Introducing Metapod 4.0 Now Powered by Red Hat

July 13, 2016 - 6 Comments

In September of 2014, Cisco announced its intent to acquire Metacloud. For those of us working at Metacloud, it was an exciting day. There were so many things we wanted to do to create the ultimate Private Cloud as a Service offer that would delight our customers by removing the complexities of deploying, managing, operating, and updating their OpenStack-powered private clouds. Our team was comprised of great leaders from Ticketmaster and Yahoo!—leaders who had a wide range of experience in operating distributed systems at scale.

In June of 2015, Cisco acquired Piston to enable greater business agility and help lower costs as organizations shifted from a primarily on-premises IT structure to hybrid IT. At this point, our team (and our expertise) grew substantially. Working with other business units at Cisco, we assembled an offer that combined software, hardware, and expertise into an easy-to-consume, production-ready platform that can be deployed quickly and is backed by a 99.99% uptime SLA.

Since then, we’ve seen a four-fold customer increase, and our momentum is only growing, with 60% socket growth YoY for the latest quarter end.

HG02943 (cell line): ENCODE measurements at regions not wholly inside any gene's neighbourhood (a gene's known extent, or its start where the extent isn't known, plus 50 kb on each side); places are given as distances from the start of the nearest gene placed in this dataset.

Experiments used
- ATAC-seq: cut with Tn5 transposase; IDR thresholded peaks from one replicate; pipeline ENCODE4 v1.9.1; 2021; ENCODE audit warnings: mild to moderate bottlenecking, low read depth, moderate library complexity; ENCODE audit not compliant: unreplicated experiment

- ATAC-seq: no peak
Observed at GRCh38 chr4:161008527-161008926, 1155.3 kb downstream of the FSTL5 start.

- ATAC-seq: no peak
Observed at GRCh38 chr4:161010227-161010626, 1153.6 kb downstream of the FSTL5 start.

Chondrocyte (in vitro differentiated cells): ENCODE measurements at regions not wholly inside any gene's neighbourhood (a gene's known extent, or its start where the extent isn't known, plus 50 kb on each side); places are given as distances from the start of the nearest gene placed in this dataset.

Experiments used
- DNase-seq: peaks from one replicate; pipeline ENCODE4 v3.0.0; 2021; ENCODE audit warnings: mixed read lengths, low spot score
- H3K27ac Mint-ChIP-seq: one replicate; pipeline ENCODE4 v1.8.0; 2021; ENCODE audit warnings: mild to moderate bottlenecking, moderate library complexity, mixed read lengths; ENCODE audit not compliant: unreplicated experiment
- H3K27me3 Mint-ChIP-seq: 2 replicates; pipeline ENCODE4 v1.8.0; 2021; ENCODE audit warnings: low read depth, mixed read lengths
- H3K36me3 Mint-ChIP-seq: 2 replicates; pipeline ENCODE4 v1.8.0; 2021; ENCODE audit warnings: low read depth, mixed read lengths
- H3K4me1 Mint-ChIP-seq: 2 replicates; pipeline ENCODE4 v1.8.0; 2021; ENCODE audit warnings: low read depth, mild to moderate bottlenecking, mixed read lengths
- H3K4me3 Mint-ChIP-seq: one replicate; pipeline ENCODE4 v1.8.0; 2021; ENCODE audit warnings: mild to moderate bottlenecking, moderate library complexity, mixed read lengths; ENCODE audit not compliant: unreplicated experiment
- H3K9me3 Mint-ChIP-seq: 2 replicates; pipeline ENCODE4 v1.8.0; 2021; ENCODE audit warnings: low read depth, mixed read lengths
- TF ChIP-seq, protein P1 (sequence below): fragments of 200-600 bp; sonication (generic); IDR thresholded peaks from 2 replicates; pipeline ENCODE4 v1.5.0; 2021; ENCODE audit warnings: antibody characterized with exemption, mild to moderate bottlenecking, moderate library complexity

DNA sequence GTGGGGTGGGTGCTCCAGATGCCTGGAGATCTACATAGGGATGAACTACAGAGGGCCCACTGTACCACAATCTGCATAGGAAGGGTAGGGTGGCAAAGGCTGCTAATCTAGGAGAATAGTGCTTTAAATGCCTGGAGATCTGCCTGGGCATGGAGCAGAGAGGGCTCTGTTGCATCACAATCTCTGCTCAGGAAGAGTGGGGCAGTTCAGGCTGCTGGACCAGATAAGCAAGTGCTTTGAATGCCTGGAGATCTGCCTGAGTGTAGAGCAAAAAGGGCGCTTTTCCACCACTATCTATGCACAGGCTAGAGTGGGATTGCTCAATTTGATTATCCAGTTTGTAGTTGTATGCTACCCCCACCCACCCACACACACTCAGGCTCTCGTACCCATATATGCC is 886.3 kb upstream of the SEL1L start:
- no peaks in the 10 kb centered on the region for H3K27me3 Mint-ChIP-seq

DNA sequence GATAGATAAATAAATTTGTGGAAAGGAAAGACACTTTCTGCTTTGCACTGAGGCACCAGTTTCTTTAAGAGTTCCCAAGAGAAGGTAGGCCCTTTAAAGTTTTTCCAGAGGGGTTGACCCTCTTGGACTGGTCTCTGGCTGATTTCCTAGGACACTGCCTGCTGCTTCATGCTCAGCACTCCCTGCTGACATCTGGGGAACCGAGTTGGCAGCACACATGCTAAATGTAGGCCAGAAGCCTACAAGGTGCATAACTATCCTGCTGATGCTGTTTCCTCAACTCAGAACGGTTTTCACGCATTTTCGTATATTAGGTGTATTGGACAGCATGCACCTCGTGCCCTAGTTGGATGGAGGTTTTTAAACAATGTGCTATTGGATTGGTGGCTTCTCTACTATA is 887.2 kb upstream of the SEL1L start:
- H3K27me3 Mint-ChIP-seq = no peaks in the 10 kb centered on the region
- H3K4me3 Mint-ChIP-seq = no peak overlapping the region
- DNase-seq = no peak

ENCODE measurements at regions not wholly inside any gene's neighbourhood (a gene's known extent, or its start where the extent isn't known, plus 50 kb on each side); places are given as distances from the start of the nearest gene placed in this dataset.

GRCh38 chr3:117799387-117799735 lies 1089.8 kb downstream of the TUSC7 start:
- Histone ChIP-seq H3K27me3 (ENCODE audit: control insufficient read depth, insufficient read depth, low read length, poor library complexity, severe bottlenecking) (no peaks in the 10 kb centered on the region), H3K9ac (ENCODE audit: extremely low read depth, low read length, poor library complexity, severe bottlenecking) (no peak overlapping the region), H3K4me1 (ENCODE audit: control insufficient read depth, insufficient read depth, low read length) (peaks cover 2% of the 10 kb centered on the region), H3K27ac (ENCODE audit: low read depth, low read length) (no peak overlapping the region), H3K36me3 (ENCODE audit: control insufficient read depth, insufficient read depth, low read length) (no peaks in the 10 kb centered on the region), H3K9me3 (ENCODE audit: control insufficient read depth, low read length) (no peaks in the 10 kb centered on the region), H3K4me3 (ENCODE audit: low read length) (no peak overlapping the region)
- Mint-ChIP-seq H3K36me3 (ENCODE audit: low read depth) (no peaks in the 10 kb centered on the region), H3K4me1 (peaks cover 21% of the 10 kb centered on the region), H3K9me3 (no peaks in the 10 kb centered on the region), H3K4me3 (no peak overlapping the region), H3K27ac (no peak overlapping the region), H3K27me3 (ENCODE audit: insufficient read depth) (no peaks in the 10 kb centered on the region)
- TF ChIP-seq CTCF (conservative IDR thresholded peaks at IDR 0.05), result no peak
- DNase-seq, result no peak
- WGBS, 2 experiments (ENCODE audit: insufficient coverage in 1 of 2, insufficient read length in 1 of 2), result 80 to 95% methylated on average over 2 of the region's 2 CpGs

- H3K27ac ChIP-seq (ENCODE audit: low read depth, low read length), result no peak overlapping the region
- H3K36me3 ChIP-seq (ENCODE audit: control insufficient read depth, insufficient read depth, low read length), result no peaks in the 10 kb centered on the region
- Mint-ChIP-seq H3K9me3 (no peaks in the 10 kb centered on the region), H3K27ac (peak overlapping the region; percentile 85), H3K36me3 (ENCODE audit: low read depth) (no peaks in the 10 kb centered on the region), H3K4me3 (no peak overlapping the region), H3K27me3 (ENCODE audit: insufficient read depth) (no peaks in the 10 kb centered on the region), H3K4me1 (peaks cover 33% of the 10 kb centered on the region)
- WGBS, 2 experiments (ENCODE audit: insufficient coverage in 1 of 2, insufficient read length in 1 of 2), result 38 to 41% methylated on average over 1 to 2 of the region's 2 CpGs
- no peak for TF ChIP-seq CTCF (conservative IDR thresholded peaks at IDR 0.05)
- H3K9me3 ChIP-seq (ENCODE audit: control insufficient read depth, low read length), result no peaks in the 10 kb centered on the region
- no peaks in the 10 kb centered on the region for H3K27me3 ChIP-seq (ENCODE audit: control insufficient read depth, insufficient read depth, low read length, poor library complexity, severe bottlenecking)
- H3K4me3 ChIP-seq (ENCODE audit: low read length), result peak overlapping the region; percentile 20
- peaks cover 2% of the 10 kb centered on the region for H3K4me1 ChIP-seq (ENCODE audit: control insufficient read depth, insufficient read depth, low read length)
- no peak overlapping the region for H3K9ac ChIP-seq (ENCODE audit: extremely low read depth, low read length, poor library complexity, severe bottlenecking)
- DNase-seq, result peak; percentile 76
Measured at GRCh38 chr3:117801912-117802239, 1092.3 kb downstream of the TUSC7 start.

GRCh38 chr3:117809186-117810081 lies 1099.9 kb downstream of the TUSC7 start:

Today, we’re announcing the Metapod 4.0 GA Release, based on Red Hat OpenStack Platform 8, an open source foundation for cloud deployments co-engineered with Red Hat Enterprise Linux. This represents an important shift in how we plan to deliver greater customer experiences moving forward. As curators of OpenStack, responsible for building and operating a platform long term, the underlying software matters. And based on our experience with customers and partners, we believe that more enterprises trust Red Hat for Linux and OpenStack software over other distributions.

Combining Red Hat’s expertise in packaging a production-ready OpenStack distribution and our expertise in curating, managing, and operating it can result in a number of benefits. First, the collaboration with Red Hat will enable our teams to focus more on bringing OpenStack enhancements to customers. Up until now, our Cisco Metapod team resources have been devoted to stability in the form of testing, bug fixes, and evaluating features from trunk for readiness. The product and engineering coordination now allows us to utilize Red Hat for their expertise in these areas, helping to enable our teams to accelerate our roadmap and tackle customer feature requests around networking enhancements, multi-cloud management, support for storage devices, upstack capabilities around containers and microservices architectures, and more self-service capabilities.

Finally, our collaboration will help us to continue to meet our industry-leading SLAs and create new models for different types of use cases, all while providing upgrades and proactive monitoring, response, and resolution. As demand for Metapod continues to grow, we’re now working to create offers aimed at Service Providers, as well as those who have regulatory compliance needs.